Development and Support Community

More important than popularity is the help you can get when using a server. Naturally popular products will have a larger community of developers, but the true value of a community is in its culture and level of expertise.

The photo.net web/db community is not particularly large, but the level of expertise is remarkable. Questions are answered quickly and concisely. More importantly the questions themselves are interesting.

Contrast the community on the PHP mailing list. The list is extremely active, but most of the questions are FAQ derivatives. Except for a few obvious exceptions, the feel of the list is one of getting rather than of sharing.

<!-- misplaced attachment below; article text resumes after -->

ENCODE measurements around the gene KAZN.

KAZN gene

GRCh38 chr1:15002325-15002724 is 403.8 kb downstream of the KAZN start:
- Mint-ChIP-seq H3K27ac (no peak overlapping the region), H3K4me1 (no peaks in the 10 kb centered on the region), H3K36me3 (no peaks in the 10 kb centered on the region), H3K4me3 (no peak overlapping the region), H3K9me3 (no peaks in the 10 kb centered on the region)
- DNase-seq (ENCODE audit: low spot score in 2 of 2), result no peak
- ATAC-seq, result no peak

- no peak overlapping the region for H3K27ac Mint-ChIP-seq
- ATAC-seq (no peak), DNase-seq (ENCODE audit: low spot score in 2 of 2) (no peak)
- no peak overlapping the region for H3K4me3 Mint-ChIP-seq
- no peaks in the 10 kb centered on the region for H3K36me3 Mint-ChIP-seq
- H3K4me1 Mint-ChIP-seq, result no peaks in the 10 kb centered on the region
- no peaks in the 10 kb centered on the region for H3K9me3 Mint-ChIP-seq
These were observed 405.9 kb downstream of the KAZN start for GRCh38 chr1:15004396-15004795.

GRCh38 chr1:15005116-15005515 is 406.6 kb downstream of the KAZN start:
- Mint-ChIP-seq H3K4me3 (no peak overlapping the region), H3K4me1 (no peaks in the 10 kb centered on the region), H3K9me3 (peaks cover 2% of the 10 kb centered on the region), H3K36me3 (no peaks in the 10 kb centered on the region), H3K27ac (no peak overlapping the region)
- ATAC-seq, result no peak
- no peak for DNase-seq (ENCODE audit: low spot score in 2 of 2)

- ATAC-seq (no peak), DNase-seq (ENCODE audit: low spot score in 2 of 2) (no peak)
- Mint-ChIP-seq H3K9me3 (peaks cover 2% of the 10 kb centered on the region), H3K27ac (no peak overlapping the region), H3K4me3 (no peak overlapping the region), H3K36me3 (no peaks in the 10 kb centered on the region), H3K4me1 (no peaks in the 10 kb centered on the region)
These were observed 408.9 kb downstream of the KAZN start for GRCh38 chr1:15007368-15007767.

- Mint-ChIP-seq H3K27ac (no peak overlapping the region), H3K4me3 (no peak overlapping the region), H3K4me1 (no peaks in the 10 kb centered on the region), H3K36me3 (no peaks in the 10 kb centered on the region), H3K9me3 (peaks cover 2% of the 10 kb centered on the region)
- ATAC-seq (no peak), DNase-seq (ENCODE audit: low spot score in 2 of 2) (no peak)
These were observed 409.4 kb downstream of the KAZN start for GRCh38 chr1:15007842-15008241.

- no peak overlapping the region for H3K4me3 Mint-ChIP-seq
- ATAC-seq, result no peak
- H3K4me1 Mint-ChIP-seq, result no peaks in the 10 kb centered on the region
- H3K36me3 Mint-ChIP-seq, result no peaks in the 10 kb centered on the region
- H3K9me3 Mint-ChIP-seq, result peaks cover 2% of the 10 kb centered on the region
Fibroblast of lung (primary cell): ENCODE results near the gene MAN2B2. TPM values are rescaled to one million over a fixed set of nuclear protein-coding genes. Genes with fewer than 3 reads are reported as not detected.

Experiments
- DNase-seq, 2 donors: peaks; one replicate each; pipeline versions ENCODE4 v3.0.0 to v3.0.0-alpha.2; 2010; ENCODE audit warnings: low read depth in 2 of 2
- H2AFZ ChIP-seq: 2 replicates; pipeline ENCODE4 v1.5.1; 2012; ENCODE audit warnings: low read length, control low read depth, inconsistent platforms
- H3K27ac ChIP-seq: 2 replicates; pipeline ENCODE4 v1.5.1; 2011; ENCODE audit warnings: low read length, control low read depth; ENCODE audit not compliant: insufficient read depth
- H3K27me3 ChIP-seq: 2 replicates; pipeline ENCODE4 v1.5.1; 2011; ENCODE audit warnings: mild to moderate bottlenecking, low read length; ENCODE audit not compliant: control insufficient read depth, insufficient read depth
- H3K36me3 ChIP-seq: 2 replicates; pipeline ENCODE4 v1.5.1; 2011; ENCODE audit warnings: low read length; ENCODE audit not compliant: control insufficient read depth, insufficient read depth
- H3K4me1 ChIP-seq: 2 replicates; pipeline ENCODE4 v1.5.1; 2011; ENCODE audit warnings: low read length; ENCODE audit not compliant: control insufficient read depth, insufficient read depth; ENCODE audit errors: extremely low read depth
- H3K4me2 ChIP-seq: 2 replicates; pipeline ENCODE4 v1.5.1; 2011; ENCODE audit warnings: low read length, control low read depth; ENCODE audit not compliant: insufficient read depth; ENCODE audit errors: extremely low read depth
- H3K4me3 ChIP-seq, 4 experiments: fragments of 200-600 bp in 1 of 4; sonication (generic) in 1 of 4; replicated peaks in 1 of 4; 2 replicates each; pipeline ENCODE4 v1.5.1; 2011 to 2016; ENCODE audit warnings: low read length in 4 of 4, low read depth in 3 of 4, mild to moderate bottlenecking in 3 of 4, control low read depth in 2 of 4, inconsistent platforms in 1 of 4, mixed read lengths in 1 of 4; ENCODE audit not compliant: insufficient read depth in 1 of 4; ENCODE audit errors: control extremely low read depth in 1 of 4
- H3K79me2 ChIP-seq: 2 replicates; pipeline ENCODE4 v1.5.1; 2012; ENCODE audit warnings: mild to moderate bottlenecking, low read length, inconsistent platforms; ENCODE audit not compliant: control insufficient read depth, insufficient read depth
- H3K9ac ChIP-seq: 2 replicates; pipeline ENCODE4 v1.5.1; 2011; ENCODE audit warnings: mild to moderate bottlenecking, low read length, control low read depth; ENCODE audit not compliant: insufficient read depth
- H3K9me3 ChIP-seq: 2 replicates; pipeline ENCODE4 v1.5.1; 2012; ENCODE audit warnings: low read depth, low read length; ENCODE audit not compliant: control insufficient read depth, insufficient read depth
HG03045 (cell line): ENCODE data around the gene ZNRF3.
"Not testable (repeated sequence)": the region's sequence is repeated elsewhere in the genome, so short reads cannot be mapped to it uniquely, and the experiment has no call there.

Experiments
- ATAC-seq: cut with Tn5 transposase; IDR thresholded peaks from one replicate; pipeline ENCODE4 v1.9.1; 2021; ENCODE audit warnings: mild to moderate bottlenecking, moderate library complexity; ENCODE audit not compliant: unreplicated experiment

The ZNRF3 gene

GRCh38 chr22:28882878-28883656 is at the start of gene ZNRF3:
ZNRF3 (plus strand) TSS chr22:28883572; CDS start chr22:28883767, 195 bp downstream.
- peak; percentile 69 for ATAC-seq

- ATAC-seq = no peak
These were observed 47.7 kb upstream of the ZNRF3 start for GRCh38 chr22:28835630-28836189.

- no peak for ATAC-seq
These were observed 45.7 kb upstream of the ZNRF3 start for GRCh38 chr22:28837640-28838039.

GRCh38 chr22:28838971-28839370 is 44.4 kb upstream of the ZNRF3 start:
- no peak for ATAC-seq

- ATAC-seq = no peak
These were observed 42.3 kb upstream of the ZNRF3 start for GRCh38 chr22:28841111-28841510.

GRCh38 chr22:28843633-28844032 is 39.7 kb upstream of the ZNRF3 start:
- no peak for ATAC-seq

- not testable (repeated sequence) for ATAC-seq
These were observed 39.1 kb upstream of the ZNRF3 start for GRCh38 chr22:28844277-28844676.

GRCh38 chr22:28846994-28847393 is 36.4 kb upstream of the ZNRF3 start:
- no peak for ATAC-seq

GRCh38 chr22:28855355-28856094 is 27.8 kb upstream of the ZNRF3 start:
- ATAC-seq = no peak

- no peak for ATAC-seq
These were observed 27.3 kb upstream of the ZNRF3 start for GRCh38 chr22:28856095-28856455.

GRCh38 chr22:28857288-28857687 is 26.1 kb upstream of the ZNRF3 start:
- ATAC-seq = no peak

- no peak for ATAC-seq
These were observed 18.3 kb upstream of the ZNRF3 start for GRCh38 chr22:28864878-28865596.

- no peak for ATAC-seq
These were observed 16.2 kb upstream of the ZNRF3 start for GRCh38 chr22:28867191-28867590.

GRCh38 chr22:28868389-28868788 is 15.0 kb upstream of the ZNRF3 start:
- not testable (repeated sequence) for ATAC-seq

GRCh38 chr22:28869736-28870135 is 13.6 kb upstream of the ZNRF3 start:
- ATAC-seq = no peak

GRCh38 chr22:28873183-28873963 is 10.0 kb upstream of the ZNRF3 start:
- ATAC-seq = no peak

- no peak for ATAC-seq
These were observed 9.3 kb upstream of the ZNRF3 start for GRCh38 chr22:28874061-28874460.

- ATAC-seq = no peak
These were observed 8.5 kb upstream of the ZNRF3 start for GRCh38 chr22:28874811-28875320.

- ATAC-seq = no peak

I believe that the only thing keeping AOLserver alive as a viable platform for web development are Philip Greenspun's book, ArsDigita and the photo.net community that they have fostered.

PHP by contrast has the weight of nearly 600,000 installed servers. PHP is open source and runs as a module of the open source Apache. These products and their communities are going to be around for a long time.

Does Popularity Really Matter?

Almost all web sites could be handled reliably by most of the web servers on the market today. For most of these sites the choice of which web server to use is irrelevant. The choice of a web server is really only important for the largest sites and those that plan to have some type of application or service.